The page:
It was a running battle. The taciturn Jerry, who adored his wife, wanted Suze to work less and spend more time at home. Suze, on the other hand, insisted the work of the family business should be done equally by the members of their family, their family numbering two. Well, three if you counted baby Michael, whose job at three and a half months old was to make the customers coo and laugh while they waited for their burgers.

“Now, whose flagpole is wearing a shirt?” Meg asked again. All the best gossip came from the Downtown Café or from June Carter, the Post Mistress across the street.

He was wearing a shirt, not his flagpole. That was just…” Lorelei turned a deep red and she rounded on the older man and pointed her finger. “If you weren’t holding that baby, Hardy Curran…”

Hardy chuckled. “Seems Cob Thornton showed up at Rollie’s last night. Lorelei was just giving us a description of the feller. Seems he’s endowed well enough to make the weaker men among us jealous.”

“Lorelei! You didn’t! I thought you’d given up…”

“I didn’t and I have. It was an accident.”

“Yeah, because that kind of accident happens all the time.” Jerry sounded like the voice of God, booming from the kitchen.

“No! Oh, crap.” Lorelei sighed and looked at her watch. “Have a seat. This is going to take a while,” she said and began her story all over again.
Changing Times Purchase links:   Amazon     Smashwords     B&N

Preston’s Mill
by Jacqueline Rhoades

Hidden Mountain Series Book One
Genre: Contemporary Romance
Content/Theme(s): Small town life, Mystery
Re-released 1/15/14 with some revisions
and a new cover


Discover Hidden Mountain…

When her humiliating marriage ends, Meg Hanson retreats to Preston's Mill, to lick her wounds.

Coming from wealth and privilege, Meg isn’t sure what to make of small town living, but it doesn’t take long to become attached to the people, with their blunt honesty and strange speech or to reluctantly fall for the boy who kissed her under the apple tree when she was only ten. He’s grown into an intriguing man with problems of his own.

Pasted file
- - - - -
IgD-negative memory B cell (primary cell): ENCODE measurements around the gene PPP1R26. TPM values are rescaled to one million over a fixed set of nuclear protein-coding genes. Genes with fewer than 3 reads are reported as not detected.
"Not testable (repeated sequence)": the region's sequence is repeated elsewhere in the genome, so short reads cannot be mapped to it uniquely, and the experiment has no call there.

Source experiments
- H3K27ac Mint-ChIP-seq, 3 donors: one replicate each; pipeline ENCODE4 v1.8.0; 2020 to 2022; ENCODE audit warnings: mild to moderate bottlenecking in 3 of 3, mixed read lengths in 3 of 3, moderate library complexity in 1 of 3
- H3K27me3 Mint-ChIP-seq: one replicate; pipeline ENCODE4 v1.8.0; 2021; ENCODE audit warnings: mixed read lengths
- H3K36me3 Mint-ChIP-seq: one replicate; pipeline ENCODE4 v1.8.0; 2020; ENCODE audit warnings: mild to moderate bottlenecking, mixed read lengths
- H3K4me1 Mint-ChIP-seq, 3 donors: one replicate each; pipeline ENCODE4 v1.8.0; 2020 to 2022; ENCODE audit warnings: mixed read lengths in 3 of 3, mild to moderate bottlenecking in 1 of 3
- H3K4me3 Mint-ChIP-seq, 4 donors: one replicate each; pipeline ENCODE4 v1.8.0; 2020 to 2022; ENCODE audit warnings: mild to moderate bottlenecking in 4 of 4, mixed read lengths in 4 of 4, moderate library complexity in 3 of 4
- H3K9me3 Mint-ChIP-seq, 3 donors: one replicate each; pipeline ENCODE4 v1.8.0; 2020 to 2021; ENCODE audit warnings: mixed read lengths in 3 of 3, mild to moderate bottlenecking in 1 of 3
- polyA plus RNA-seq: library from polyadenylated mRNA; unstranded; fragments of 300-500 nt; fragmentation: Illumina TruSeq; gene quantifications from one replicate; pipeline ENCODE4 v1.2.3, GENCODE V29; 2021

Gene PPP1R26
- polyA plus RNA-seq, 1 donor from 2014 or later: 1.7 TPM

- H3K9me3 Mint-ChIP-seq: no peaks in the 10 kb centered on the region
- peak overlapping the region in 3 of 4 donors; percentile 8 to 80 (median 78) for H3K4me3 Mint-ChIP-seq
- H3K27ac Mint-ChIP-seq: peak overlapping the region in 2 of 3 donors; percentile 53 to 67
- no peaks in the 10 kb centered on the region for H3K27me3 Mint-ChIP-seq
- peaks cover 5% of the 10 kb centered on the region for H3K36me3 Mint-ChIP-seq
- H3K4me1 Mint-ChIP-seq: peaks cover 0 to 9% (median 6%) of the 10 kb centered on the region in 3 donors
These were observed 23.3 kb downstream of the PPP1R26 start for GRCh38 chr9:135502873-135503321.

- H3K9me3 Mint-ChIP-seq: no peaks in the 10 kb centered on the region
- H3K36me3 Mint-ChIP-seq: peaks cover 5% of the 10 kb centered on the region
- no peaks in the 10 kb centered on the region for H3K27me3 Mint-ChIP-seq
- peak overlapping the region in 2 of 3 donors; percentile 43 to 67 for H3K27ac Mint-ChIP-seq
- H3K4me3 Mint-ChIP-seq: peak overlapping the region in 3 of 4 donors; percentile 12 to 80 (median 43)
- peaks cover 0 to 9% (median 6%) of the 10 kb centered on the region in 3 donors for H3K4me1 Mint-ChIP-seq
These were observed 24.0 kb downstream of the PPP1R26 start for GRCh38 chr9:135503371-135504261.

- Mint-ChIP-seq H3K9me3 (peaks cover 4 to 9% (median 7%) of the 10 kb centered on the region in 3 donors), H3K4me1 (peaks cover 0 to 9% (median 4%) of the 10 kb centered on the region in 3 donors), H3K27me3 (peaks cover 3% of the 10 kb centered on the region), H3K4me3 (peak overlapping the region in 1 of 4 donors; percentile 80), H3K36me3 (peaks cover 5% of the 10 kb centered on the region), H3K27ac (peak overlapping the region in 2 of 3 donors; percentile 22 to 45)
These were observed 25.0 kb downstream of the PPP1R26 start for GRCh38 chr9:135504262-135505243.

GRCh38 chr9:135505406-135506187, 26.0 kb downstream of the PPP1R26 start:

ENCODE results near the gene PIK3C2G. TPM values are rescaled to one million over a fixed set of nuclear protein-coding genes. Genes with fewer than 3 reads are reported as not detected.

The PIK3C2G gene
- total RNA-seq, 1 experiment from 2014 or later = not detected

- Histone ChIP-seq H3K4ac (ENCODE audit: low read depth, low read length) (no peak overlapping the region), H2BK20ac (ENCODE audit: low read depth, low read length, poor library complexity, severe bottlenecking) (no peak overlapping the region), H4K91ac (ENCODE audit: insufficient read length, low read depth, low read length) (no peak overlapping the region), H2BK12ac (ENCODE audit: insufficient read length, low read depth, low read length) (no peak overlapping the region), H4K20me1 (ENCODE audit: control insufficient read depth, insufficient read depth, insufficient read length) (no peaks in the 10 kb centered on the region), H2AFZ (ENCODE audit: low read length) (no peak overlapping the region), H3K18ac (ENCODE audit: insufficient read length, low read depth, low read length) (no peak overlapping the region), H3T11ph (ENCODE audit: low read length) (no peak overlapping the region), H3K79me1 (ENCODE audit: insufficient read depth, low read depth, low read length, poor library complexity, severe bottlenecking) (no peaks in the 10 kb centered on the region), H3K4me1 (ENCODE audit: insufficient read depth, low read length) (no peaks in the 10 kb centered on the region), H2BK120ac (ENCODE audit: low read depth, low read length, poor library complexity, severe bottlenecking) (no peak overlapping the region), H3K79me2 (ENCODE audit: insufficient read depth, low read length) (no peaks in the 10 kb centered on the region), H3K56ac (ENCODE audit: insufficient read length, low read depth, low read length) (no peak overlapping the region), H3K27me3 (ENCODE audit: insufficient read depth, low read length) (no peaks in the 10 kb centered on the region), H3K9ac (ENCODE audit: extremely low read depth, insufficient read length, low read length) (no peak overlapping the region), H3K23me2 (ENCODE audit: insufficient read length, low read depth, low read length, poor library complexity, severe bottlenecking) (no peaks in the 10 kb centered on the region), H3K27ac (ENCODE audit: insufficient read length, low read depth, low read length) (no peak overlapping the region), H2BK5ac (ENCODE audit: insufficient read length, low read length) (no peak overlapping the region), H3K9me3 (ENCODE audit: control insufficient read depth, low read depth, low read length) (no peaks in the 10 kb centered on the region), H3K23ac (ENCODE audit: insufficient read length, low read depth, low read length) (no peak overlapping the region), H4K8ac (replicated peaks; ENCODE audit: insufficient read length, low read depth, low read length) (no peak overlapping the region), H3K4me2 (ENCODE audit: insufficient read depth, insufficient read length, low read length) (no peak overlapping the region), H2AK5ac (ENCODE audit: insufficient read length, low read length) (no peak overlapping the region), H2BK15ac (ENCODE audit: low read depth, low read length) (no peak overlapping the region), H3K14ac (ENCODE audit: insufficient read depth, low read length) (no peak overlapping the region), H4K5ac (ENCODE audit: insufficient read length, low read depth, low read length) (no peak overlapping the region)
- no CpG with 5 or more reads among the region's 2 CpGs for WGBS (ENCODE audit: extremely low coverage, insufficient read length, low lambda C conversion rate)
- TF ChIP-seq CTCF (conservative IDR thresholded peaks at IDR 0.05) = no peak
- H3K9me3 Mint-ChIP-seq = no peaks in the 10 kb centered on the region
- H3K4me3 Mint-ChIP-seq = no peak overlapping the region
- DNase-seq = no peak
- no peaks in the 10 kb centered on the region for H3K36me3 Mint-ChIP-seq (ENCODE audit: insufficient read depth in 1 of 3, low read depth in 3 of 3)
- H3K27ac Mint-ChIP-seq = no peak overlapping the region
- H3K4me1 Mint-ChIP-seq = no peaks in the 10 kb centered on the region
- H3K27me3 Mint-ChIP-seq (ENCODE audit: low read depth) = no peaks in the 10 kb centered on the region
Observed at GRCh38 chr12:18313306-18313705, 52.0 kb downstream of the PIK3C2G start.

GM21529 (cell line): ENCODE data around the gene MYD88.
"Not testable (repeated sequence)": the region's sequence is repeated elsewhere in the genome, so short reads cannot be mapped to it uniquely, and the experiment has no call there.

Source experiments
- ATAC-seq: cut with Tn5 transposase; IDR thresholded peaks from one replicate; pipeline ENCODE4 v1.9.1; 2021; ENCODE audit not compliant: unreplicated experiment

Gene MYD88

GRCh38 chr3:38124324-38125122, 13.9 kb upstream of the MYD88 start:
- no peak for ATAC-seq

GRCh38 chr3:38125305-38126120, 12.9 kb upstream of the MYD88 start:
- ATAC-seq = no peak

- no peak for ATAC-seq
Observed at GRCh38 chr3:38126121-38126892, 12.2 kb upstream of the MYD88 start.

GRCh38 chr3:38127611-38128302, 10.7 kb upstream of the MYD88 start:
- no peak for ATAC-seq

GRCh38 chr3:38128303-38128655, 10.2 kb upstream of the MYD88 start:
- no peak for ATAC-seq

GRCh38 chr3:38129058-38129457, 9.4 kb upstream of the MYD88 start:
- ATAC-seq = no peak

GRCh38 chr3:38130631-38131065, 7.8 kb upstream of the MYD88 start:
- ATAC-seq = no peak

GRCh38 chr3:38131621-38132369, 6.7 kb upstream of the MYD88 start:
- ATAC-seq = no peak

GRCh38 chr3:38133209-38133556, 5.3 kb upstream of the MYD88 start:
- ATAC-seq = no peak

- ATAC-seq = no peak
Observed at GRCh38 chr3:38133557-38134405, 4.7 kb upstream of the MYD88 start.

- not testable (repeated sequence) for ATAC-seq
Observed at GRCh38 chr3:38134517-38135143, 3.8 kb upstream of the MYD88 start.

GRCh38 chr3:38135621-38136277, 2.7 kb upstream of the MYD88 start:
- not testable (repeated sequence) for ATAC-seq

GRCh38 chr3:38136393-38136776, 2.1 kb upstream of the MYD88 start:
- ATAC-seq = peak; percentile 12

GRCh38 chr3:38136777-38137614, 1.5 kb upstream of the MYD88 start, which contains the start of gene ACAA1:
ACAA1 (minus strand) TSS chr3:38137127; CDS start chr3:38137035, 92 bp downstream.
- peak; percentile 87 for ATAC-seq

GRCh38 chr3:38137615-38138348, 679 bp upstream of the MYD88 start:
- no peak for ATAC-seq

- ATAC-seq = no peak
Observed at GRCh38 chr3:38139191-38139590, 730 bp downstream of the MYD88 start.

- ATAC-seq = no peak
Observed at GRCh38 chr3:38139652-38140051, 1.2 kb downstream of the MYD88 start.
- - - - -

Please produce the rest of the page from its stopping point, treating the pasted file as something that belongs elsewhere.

Artist JT Preston is burdened with family sins that prevent him from seeking the life he’s always envied and longed for.

When a coal company comes to town, the two find themselves embroiled in a battle between neighbors. Greed rears its head, people are hurt and lives are endangered, Meg’s most of all.

Preston's Mill Purchase links:   Amazon     Smashwords     Kobo     B&N
Preston's Mill Excerpt:
“That’s no car for a lady.” She laughed aloud as she grabbed the keys from the hook and headed out into the yard.

It certainly wasn’t. Her moment of rebellion had bought her a bone-rattling, kidney-jostling, butt-bumping Jeep with a hard top for winter and a soft top for spring and four wheel drive which Dewey assured her would be a blessing once the winter snows began. Sooner or later, she would probably curse her impulsiveness, but for now, this thing was fun to drive.

Having fun was something else she’d forgotten how to do. She’d trained her mouth to produce no more than polite smiles and discreet chuckles and the first time she let out a high pitched cackle of belly clutching mirth, she was so shocked by the sound, she cried.